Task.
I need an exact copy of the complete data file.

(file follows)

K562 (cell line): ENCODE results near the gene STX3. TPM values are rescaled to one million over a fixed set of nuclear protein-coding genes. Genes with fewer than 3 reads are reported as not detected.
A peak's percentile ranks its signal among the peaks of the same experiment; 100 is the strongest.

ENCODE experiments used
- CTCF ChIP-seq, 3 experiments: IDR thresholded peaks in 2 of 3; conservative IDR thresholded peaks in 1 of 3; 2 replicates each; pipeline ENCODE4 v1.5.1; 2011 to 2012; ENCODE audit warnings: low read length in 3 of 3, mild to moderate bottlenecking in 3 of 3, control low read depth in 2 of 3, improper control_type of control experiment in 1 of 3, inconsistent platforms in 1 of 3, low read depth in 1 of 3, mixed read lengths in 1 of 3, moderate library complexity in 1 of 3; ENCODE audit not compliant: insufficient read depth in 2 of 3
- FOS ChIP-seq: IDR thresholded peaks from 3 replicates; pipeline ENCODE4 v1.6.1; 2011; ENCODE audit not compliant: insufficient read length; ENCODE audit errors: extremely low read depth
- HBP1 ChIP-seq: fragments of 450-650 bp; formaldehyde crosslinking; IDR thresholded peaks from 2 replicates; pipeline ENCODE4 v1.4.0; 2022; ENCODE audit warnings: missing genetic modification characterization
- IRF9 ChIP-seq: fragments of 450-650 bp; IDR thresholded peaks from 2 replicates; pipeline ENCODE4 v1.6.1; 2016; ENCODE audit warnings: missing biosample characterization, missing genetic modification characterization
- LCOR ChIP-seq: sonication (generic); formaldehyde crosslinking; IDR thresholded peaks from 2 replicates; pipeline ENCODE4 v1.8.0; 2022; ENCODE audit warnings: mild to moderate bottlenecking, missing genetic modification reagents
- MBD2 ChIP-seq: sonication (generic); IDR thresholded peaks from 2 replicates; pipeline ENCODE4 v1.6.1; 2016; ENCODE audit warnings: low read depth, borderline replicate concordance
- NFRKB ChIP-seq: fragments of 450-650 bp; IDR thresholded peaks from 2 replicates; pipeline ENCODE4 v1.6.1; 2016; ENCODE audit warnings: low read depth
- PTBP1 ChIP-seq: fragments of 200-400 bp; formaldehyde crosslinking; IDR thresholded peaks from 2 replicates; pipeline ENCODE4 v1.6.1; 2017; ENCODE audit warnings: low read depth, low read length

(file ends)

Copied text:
K562 (cell line): ENCODE results near the gene STX3. TPM values are rescaled to one million over a fixed set of nuclear protein-coding genes. Genes with fewer than 3 reads are reported as not detected.
A peak's percentile ranks its signal among the peaks of the same experiment; 100 is the strongest.

ENCODE experiments used
- CTCF ChIP-seq, 3 experiments: IDR thresholded peaks in 2 of 3; conservative IDR thresholded peaks in 1 of 3; 2 replicates each; pipeline ENCODE4 v1.5.1; 2011 to 2012; ENCODE audit warnings: low read length in 3 of 3, mild to moderate bottlenecking in 3 of 3, control low read depth in 2 of 3, improper control_type of control experiment in 1 of 3, inconsistent platforms in 1 of 3, low read depth in 1 of 3, mixed read lengths in 1 of 3, moderate library complexity in 1 of 3; ENCODE audit not compliant: insufficient read depth in 2 of 3
- FOS ChIP-seq: IDR thresholded peaks from 3 replicates; pipeline ENCODE4 v1.6.1; 2011; ENCODE audit not compliant: insufficient read length; ENCODE audit errors: extremely low read depth
- HBP1 ChIP-seq: fragments of 450-650 bp; formaldehyde crosslinking; IDR thresholded peaks from 2 replicates; pipeline ENCODE4 v1.4.0; 2022; ENCODE audit warnings: missing genetic modification characterization
- IRF9 ChIP-seq: fragments of 450-650 bp; IDR thresholded peaks from 2 replicates; pipeline ENCODE4 v1.6.1; 2016; ENCODE audit warnings: missing biosample characterization, missing genetic modification characterization
- LCOR ChIP-seq: sonication (generic); formaldehyde crosslinking; IDR thresholded peaks from 2 replicates; pipeline ENCODE4 v1.8.0; 2022; ENCODE audit warnings: mild to moderate bottlenecking, missing genetic modification reagents
- MBD2 ChIP-seq: sonication (generic); IDR thresholded peaks from 2 replicates; pipeline ENCODE4 v1.6.1; 2016; ENCODE audit warnings: low read depth, borderline replicate concordance
- NFRKB ChIP-seq: fragments of 450-650 bp; IDR thresholded peaks from 2 replicates; pipeline ENCODE4 v1.6.1; 2016; ENCODE audit warnings: low read depth
- PTBP1 ChIP-seq: fragments of 200-400 bp; formaldehyde crosslinking; IDR thresholded peaks from 2 replicates; pipeline ENCODE4 v1.6.1; 2017; ENCODE audit warnings: low read depth, low read length